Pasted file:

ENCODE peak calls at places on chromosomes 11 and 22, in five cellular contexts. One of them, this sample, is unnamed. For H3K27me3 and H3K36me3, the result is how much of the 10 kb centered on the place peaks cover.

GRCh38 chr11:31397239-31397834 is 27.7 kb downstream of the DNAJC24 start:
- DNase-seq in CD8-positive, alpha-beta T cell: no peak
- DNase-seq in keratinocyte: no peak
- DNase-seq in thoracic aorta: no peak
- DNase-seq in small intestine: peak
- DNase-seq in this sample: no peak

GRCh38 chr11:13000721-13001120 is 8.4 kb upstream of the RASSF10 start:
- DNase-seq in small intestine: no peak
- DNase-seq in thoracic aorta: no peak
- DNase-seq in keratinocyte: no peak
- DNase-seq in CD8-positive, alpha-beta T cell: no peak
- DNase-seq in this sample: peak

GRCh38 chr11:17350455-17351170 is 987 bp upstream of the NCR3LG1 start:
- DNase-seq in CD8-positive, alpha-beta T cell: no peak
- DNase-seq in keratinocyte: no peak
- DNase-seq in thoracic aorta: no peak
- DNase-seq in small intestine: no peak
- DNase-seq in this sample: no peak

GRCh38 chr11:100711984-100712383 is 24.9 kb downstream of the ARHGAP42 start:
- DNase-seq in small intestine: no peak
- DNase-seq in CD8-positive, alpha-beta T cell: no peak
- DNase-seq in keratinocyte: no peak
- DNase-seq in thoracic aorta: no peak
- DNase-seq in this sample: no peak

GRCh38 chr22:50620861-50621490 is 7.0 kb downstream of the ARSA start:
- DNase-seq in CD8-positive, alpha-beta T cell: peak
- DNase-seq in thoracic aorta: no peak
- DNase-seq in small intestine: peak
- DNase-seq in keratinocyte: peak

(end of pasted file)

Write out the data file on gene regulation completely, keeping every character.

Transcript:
ENCODE peak calls at places on chromosomes 11 and 22, in five cellular contexts. One of them, this sample, is unnamed. For H3K27me3 and H3K36me3, the result is how much of the 10 kb centered on the place peaks cover.

GRCh38 chr11:31397239-31397834 is 27.7 kb downstream of the DNAJC24 start:
- DNase-seq in CD8-positive, alpha-beta T cell: no peak
- DNase-seq in keratinocyte: no peak
- DNase-seq in thoracic aorta: no peak
- DNase-seq in small intestine: peak
- DNase-seq in this sample: no peak

GRCh38 chr11:13000721-13001120 is 8.4 kb upstream of the RASSF10 start:
- DNase-seq in small intestine: no peak
- DNase-seq in thoracic aorta: no peak
- DNase-seq in keratinocyte: no peak
- DNase-seq in CD8-positive, alpha-beta T cell: no peak
- DNase-seq in this sample: peak

GRCh38 chr11:17350455-17351170 is 987 bp upstream of the NCR3LG1 start:
- DNase-seq in CD8-positive, alpha-beta T cell: no peak
- DNase-seq in keratinocyte: no peak
- DNase-seq in thoracic aorta: no peak
- DNase-seq in small intestine: no peak
- DNase-seq in this sample: no peak

GRCh38 chr11:100711984-100712383 is 24.9 kb downstream of the ARHGAP42 start:
- DNase-seq in small intestine: no peak
- DNase-seq in CD8-positive, alpha-beta T cell: no peak
- DNase-seq in keratinocyte: no peak
- DNase-seq in thoracic aorta: no peak
- DNase-seq in this sample: no peak

GRCh38 chr22:50620861-50621490 is 7.0 kb downstream of the ARSA start:
- DNase-seq in CD8-positive, alpha-beta T cell: peak
- DNase-seq in thoracic aorta: no peak
- DNase-seq in small intestine: peak
- DNase-seq in keratinocyte: peak